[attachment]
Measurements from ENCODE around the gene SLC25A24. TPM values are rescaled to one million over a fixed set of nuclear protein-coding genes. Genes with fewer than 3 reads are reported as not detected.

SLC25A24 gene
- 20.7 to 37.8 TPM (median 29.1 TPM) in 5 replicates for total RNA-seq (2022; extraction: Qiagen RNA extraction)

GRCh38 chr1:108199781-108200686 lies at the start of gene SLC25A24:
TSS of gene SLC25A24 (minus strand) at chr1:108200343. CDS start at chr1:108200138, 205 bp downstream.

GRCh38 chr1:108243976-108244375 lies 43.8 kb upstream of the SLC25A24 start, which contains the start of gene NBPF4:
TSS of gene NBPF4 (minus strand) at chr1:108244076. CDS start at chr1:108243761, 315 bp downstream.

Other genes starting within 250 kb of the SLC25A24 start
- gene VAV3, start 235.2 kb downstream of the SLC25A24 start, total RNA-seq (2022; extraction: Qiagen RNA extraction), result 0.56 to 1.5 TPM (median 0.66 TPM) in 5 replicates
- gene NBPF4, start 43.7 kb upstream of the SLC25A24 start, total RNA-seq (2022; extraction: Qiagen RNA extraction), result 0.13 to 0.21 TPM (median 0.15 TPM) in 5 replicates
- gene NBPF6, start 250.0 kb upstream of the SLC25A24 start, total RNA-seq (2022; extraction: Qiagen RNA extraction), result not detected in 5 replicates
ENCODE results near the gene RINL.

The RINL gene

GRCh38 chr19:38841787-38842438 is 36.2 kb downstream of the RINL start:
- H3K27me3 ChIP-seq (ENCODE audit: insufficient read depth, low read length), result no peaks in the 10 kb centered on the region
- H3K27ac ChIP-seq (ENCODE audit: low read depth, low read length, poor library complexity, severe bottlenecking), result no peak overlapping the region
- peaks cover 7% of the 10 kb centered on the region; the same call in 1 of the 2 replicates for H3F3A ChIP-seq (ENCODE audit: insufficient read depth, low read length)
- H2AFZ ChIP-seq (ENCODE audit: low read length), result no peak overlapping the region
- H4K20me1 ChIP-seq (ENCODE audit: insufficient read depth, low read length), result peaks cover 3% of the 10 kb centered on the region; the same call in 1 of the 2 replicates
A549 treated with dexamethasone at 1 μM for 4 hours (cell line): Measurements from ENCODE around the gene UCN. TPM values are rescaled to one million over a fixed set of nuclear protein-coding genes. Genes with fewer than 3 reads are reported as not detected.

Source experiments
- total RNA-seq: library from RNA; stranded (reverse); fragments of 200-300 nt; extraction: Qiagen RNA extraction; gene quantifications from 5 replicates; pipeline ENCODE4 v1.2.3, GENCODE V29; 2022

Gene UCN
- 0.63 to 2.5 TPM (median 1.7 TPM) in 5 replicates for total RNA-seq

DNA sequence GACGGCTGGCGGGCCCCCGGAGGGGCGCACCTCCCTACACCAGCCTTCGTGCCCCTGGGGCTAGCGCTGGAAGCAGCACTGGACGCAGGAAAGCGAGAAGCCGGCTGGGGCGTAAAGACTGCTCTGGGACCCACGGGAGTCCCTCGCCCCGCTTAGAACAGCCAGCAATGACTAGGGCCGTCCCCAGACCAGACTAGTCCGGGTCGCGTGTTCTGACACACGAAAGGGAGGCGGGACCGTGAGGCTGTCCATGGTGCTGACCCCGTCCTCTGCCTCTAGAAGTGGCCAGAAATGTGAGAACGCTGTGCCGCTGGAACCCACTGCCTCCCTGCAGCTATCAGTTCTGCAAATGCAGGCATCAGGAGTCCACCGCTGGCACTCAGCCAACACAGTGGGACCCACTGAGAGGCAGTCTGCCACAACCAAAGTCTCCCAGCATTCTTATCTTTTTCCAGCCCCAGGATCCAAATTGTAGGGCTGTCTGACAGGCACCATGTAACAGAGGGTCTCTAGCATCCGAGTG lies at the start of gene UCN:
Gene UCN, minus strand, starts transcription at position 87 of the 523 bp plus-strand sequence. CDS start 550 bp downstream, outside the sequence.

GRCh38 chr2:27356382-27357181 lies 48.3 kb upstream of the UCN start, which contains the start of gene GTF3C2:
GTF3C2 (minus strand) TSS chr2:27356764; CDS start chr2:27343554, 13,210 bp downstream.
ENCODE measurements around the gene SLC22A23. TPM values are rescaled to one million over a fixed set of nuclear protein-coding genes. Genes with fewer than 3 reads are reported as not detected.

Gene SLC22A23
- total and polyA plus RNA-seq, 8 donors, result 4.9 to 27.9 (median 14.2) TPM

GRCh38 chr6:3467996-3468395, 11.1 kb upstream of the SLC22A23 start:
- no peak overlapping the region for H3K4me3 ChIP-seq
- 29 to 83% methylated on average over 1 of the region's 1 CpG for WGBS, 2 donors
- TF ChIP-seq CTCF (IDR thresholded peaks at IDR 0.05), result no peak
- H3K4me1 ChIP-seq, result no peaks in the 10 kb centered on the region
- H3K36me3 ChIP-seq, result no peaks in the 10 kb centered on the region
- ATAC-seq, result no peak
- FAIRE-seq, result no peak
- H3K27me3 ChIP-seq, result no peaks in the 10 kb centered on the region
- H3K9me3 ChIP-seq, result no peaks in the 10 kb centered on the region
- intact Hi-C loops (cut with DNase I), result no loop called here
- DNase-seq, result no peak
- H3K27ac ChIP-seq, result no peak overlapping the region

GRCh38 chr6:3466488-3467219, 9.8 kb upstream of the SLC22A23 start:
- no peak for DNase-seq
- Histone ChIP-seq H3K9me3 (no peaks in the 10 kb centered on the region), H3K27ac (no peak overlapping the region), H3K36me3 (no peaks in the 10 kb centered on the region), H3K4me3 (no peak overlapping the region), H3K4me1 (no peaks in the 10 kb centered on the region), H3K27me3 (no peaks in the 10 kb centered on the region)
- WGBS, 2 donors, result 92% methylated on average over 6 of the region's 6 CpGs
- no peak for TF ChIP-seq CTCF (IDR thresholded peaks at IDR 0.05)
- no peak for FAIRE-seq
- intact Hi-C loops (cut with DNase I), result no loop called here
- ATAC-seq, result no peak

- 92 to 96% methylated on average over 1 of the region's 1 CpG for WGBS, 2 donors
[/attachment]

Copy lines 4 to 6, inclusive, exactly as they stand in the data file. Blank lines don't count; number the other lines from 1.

GRCh38 chr1:108199781-108200686 lies at the start of gene SLC25A24:
TSS of gene SLC25A24 (minus strand) at chr1:108200343. CDS start at chr1:108200138, 205 bp downstream.

GRCh38 chr1:108243976-108244375 lies 43.8 kb upstream of the SLC25A24 start, which contains the start of gene NBPF4: